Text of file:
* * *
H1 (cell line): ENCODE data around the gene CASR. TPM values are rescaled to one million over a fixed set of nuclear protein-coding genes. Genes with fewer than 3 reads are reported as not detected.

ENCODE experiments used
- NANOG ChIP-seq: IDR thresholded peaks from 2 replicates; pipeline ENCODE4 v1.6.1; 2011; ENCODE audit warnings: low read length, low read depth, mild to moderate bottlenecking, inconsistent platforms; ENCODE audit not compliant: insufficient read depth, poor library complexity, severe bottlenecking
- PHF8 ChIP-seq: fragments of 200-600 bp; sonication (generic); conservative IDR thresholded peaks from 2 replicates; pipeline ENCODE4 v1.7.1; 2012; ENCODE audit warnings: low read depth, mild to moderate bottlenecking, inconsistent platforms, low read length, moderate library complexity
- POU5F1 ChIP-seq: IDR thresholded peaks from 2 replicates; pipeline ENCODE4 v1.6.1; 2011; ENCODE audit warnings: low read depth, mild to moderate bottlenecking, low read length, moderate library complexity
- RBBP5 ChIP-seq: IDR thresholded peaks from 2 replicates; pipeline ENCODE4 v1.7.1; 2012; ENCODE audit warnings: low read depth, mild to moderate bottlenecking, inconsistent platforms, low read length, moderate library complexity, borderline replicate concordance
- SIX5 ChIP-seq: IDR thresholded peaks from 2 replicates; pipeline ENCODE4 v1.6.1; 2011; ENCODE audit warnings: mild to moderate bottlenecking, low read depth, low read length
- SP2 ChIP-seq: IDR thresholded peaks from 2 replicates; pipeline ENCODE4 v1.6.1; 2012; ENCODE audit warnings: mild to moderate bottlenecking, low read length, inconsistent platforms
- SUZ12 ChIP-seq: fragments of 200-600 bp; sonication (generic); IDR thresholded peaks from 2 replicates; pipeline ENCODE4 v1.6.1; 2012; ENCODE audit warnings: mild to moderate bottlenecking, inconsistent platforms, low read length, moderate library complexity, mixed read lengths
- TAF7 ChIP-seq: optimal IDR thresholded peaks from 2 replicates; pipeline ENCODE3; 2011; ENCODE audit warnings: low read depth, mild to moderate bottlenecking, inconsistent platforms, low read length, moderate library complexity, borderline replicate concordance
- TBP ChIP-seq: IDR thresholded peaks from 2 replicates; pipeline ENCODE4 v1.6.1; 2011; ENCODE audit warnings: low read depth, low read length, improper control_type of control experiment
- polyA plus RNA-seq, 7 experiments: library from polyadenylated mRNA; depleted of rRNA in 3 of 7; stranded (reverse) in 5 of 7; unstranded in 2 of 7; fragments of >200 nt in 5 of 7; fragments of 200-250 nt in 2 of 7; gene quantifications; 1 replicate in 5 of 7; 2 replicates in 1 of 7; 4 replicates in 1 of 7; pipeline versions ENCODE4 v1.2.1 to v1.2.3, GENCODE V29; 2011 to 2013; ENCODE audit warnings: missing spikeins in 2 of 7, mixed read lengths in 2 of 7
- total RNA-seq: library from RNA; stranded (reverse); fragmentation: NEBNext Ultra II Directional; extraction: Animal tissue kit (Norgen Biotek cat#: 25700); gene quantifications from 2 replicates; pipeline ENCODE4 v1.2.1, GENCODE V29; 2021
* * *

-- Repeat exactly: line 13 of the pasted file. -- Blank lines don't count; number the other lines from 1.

- total RNA-seq: library from RNA; stranded (reverse); fragmentation: NEBNext Ultra II Directional; extraction: Animal tissue kit (Norgen Biotek cat#: 25700); gene quantifications from 2 replicates; pipeline ENCODE4 v1.2.1, GENCODE V29; 2021